Project managers have all kinds of tricky hurdles to overcome when it comes to working effectively — ever-changing deadlines, debatable budgets and senior teams who change their minds more often than the weather…sound familiar?
Along with all of that, with the sheer number of different project management methodologies floating around these days, just deciding on an approach that’s best suited to you and your team can be a daunting task in itself.
Below we’ve picked out a few of the most common, frequently used methodologies, the situations in which they’re most applicable and a few best practices for each.
Agile is built around offering your team the autonomy and flexibility necessary to optimise performance and productivity, with minimum constraints. Essentially, it’s working within the guidelines of a task, but without the boundaries that can often hinder progress.
Tasks are broken down into smaller, more manageable cycles, allowing teams to deliver quality results as resources aren’t stretched across unrealistic workloads.
So when should you use Agile? This style of working is ideal for fast-moving projects that are likely to frequently change, or ones that don’t have an end goal that’s set in stone.
Agile working is also great for transparency, allowing key stakeholders to quickly see where things are up to.
Kanban isn’t too far away from Agile working, in fact, the pair work in tandem incredibly well.
Originally developed by Taiichi Ohno, an industrial engineer for Toyota back in the 1940s, Kanban is highly effective in boosting productivity and reducing wasted resources by quickly highlighting inefficiencies in workflows.
Kanban visually represents tasks, moving them through columns as they are completed.
This project management style is great for offering a simple at-a-glance status of work and when adhered to, prevents your team from being overloaded.
Like Kanban, Lean is also a product of manufacturing. While originally designed to reduce physical waste, it’s grown to refer to wasteful practices in the project management process.
These wasteful tendencies are split into the ‘3Ms’:
- Muda (wastefulness): Consume resources without adding value for the customer.
- Mura (unevenness): When overproduction in one area negatively impacts other areas of the business.
- Muri (overburden): This refers to breakdowns in the process triggered by overloading teams.
Lean is useful for project managers working on a strict budget, as it is built around constantly optimising a process. This also means it’s great for adding value for the customer.
The Waterfall methodology is a traditional approach to project management. Tasks are completed in a linear manner, with each stage being completed before the next begins. Everything flows in one direction, hence the name.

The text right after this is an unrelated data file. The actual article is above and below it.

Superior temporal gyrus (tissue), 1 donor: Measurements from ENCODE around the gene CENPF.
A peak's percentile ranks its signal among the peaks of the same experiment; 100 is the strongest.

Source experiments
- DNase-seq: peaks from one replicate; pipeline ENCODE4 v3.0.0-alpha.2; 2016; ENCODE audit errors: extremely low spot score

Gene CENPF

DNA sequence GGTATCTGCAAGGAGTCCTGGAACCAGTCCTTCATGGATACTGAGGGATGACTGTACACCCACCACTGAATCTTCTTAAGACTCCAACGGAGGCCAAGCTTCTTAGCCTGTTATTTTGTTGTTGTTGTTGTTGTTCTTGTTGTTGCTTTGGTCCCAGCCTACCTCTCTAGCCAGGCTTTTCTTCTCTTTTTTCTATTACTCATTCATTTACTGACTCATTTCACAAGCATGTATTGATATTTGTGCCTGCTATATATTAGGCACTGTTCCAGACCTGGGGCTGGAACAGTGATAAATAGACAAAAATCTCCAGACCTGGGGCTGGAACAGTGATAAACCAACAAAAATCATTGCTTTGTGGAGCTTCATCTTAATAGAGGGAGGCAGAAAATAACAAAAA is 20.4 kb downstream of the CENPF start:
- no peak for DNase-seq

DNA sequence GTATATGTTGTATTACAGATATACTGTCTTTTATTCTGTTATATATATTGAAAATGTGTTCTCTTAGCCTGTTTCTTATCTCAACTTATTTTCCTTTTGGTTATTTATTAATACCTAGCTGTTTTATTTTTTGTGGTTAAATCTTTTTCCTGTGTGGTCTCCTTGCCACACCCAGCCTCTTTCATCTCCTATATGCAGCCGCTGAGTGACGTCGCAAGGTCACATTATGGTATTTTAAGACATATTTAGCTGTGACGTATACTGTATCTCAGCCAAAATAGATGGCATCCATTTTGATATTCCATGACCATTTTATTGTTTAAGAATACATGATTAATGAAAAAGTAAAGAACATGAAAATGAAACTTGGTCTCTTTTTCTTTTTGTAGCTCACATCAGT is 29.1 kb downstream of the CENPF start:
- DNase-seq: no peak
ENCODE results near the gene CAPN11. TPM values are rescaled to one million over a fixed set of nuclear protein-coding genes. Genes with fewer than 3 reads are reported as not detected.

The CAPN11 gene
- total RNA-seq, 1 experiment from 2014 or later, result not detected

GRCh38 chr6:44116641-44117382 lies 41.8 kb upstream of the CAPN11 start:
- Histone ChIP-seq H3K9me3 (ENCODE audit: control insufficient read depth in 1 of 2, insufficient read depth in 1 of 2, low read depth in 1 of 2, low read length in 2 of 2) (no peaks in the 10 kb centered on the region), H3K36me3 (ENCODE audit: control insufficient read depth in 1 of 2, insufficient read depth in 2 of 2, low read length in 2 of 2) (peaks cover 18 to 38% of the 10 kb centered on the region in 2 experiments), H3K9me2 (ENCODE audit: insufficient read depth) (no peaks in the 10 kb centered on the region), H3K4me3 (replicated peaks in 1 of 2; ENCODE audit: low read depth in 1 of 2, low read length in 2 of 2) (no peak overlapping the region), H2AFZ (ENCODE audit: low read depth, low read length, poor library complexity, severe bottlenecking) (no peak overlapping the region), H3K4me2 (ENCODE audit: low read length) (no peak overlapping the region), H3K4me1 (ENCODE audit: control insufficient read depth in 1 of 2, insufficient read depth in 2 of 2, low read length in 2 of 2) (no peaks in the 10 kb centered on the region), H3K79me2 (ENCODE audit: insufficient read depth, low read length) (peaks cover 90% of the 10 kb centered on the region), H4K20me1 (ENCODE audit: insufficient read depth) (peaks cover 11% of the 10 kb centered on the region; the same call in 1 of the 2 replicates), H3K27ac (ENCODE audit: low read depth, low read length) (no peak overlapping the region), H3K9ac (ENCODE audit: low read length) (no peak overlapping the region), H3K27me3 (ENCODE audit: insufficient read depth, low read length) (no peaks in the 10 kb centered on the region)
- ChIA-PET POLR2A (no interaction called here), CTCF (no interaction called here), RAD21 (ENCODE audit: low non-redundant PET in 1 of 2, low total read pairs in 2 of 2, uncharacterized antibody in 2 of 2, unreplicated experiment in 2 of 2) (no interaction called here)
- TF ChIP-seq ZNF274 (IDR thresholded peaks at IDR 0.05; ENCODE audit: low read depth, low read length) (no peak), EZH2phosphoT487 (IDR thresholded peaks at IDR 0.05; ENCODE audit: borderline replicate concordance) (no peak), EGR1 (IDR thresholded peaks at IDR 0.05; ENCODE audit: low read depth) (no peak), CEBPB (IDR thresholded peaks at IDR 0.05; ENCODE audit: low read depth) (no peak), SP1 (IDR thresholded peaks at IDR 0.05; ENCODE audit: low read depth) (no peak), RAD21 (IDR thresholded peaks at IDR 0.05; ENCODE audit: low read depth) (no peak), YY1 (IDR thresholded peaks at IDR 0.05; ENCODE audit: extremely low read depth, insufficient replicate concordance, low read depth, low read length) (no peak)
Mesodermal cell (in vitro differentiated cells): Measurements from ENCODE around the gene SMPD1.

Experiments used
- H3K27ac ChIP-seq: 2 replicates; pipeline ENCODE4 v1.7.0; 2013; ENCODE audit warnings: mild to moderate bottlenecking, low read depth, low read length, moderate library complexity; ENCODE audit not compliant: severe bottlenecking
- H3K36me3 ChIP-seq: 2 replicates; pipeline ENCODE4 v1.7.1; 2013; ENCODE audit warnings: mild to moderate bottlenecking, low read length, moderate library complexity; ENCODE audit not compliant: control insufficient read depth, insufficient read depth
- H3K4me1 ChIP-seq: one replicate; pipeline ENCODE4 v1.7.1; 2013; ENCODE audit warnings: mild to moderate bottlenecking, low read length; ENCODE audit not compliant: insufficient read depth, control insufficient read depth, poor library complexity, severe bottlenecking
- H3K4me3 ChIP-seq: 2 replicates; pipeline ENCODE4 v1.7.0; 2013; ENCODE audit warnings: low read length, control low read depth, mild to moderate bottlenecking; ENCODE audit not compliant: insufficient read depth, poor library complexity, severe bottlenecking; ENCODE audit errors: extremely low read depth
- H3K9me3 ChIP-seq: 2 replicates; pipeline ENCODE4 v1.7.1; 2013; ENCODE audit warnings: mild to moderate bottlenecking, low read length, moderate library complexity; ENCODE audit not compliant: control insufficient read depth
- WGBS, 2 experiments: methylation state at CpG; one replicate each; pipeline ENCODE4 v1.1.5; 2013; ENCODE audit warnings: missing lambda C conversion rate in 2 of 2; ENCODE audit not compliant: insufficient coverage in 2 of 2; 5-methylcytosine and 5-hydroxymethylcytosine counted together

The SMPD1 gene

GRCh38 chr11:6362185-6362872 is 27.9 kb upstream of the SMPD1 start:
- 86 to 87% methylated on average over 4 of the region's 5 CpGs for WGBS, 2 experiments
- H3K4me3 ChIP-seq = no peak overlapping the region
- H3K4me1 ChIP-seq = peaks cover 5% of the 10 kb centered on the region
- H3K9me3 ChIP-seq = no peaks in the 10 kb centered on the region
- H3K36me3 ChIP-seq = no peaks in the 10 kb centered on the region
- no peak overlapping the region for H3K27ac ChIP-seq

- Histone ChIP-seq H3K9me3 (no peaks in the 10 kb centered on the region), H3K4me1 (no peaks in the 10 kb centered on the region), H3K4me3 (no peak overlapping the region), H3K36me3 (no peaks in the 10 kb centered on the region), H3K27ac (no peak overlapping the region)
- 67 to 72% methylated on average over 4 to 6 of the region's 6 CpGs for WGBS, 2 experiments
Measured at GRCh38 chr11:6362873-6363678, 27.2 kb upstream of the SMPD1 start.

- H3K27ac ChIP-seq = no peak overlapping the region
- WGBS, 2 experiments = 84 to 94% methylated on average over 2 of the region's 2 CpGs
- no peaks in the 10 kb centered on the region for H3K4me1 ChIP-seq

This works fine if a project is predictable and isn’t liable to change. However, it does mean things can quickly pile up and get overwhelming. It’s also difficult to make adjustments once the project has started.
Scrum falls somewhere into the realm of Agile working rather than strictly being a standalone project management methodology. Scrum sees work split into short cycles known as ‘sprints’ — work is taken from a backlog and completed by small teams led by a Scrum Master.
Once completed, the team’s performance is evaluated and any necessary changes are made before the next sprint begins. This makes Scrum project management handy for those who constantly strive for improvements, though does rely on every member of these small teams being fully committed and aligned.
How to effectively manage projects
Whichever project management methodology you opt for, there are a handful of overarching best practices that apply to all.
Transparency is vital to any of the above working effectively. All teams should have clear visibility on what is required and exactly what their role is in achieving that. The last thing you want is fragmented teams breaking off into silos and not working towards an aligned, common goal.
Secondly, in cases where lots of meetings are involved, key tasks, follow-ups and responsibilities should be tracked and assigned immediately, while meeting minutes should be shared as soon as possible, and no more than 24 hours later.
Finally, projects should never be run through email. Our inboxes are a mess, things get missed and accountability is lost. Fluid’s all-in-one productivity suite allows you to effortlessly adhere to all three of these best practices, and then some. Want to learn more about Fluid’s commitment to making the lives of project managers less…annoying? Get in touch and request a demo today.